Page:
It’s the same old, same old for SNL’s season premiere

The last season of SNL had the highest ratings in two decades. The 69th Annual Emmy Awards marked the first time since 1993 that SNL took home an award in a top variety category.

The last season of SNL had the highest ratings in two decades. The 69th Annual Emmy Awards marked the first time since 1993 that SNL took home an award in a top variety category.

Uzma Rentia, Editor-in-Chief

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All good things must come to an end, or so it seemed with the season premiere of Saturday Night Live (SNL). That’s not to say the premiere was unenjoyable, but fresh off its most successful season in two decades, my bar was set higher than what was delivered. There were a few good political jokes, self-deprecating humor, and celebrity appearances, but overall, it seemed SNL was playing it safe.

The opening monologue by Ryan Gosling, whose first and previous time hosting was in 2015, was slightly banal. It centered primarily on the white-washing his acclaimed film La La Land was plagued with. Repeatedly deadpanning “I saved jazz” might have been funny – or just relevant – nine months ago, but now it seemed an overwrought and obvious choice. However, Gosling repeatedly breaking character, an endearing occurrence throughout the episode, a cameo by Emma Stone, and butchered pronunciations of “Nerlins,” “Chicagii,” and “NYC City” put a smile on my face.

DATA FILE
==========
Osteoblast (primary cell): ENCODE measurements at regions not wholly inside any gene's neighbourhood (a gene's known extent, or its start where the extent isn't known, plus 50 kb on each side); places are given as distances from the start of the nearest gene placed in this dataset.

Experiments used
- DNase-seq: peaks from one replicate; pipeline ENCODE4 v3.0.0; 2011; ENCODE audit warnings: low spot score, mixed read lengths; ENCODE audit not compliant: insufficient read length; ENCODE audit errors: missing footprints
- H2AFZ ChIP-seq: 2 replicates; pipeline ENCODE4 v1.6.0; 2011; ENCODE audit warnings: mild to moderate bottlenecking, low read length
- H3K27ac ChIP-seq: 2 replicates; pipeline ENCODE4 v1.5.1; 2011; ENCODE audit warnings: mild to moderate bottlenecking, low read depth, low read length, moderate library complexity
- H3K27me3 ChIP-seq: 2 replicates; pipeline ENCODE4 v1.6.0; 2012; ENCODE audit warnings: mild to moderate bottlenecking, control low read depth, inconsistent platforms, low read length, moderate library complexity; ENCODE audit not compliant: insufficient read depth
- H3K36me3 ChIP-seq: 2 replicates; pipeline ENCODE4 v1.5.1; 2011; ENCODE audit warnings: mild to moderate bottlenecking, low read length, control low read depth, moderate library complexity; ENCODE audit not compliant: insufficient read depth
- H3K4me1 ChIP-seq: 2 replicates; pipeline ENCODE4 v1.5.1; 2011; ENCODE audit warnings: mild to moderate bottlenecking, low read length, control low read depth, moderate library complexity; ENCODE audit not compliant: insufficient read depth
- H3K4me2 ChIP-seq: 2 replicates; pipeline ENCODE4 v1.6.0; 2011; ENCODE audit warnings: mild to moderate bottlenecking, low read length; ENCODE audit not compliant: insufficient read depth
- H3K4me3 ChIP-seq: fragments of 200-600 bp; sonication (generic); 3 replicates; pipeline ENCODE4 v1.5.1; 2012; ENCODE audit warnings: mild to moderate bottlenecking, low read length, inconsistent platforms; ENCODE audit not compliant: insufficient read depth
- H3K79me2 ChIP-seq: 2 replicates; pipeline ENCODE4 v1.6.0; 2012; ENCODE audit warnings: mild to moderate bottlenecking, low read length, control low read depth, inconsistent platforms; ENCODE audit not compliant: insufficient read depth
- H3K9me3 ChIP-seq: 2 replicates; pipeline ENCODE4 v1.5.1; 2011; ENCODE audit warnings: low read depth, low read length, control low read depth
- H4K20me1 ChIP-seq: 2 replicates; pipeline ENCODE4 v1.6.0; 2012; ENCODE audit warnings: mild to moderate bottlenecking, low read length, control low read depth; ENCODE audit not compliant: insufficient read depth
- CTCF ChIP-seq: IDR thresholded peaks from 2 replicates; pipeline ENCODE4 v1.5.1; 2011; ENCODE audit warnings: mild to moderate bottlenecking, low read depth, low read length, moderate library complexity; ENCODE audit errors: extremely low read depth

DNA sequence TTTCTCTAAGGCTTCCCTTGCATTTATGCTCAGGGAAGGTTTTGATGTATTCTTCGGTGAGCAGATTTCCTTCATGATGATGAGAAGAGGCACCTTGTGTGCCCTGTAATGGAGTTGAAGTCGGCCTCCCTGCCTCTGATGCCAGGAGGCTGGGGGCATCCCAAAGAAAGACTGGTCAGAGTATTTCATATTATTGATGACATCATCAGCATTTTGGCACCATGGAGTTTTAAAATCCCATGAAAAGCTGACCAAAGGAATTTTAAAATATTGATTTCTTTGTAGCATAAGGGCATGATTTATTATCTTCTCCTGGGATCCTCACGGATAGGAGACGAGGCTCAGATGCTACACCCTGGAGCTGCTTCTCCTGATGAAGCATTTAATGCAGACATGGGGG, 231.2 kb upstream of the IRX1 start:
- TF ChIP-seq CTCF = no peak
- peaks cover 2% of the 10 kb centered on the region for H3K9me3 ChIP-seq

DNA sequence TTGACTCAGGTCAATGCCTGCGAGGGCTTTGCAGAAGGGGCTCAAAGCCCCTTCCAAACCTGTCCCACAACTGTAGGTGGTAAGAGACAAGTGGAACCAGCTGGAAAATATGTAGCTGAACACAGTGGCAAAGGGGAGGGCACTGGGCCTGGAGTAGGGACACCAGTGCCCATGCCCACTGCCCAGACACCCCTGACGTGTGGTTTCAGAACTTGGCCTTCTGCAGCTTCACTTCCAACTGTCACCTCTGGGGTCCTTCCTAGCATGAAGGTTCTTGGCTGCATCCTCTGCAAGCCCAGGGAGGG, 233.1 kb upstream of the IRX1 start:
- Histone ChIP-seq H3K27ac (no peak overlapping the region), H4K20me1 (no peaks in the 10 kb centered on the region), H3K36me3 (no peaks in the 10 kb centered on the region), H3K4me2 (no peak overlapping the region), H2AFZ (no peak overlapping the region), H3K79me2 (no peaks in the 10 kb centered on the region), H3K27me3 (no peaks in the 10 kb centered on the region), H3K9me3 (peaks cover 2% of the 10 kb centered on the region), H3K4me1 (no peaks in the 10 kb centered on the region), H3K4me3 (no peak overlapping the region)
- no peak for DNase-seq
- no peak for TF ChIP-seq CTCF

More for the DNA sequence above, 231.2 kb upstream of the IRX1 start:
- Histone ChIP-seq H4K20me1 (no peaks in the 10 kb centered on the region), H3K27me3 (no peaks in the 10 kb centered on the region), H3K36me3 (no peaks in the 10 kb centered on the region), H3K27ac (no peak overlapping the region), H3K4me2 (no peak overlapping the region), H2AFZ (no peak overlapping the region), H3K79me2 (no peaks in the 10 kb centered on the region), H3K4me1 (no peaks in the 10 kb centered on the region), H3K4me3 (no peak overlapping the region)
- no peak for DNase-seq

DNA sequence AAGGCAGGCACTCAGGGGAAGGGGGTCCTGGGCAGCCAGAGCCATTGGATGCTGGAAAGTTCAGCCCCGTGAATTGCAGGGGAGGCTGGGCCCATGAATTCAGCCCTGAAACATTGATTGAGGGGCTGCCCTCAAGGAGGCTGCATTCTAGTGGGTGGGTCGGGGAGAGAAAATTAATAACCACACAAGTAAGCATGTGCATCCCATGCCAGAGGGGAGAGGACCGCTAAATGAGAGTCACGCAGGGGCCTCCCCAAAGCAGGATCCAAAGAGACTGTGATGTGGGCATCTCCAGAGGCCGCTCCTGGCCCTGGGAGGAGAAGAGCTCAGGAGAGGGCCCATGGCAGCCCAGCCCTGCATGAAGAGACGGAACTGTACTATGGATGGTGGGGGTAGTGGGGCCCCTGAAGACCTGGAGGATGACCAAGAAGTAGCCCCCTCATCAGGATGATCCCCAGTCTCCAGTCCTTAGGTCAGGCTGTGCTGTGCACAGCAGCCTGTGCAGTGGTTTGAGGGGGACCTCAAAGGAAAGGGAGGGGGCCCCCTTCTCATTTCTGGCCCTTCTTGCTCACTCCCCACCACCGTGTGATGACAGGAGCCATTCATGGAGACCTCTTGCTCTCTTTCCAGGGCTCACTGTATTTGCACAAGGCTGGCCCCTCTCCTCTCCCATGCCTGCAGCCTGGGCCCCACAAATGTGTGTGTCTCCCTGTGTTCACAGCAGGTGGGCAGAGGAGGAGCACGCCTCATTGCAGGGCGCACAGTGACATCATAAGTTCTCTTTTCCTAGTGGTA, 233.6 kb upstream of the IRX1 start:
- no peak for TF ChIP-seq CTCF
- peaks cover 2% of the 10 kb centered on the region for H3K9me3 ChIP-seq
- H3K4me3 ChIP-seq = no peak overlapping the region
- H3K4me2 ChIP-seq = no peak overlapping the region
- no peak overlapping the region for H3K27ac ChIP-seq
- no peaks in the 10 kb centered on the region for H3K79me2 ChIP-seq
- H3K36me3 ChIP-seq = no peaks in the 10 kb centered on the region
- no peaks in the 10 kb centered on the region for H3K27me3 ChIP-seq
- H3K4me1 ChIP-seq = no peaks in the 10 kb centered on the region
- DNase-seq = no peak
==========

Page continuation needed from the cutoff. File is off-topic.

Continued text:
The Cold Open fell short; rather that set up a fresh premise, it seemed like a continuation of season 42. As always, Kate McKinnon nailed playing Jeff Sessions, but bringing him into the opening skit seemed like a half-thought out way to rehash current events since the season finale in May.

Michael Che in the Weekend Update upped the ante as he skewered President Trump’s relief efforts – or non-efforts, for Puerto Rico. Calling out his tweets, golf trips, and the marked distinction between his response to Puerto and his response in Florida and Texas made for a politically fiery Weekend Update. Also returning was McKinnon on German Chancellor Angela Merkel. Unfortunately, aside from clever remarks about the rise of Alternative for Germany, the only thing she had to offer were irrelevant, and frankly uncomfortable, memorabilia from her relationship with former President Obama. While I was a fan of having McKinnon’s Merkel reminisce about their close relationship, I felt SNL missed an opportunity to delve deeper into European politics, especially given the Catalonia referendum.

Aside from politics, “The Fliplets” and “Levi’s Wokes” were standout sketches. The former skewers HGTV’s hit show “Property Brothers.” SNL’s home renovation show features Gosling as the third, unhinged brother, hoping to come to terms with the family’s early struggles. “Levi’s Wokes” is a refreshing look at another extreme today. Whether its poking fun at millennials’ fixation with political correctness or brands that make disingenuous attempts to appeal to such leanings, “greb” pants are sure to get a laugh.

SNL 43 largely stuck to what it new. While there were a few laughs, the premiere was fairly subdued. It wants to find last season’s success, Studio 8H has to shake it up a bit.

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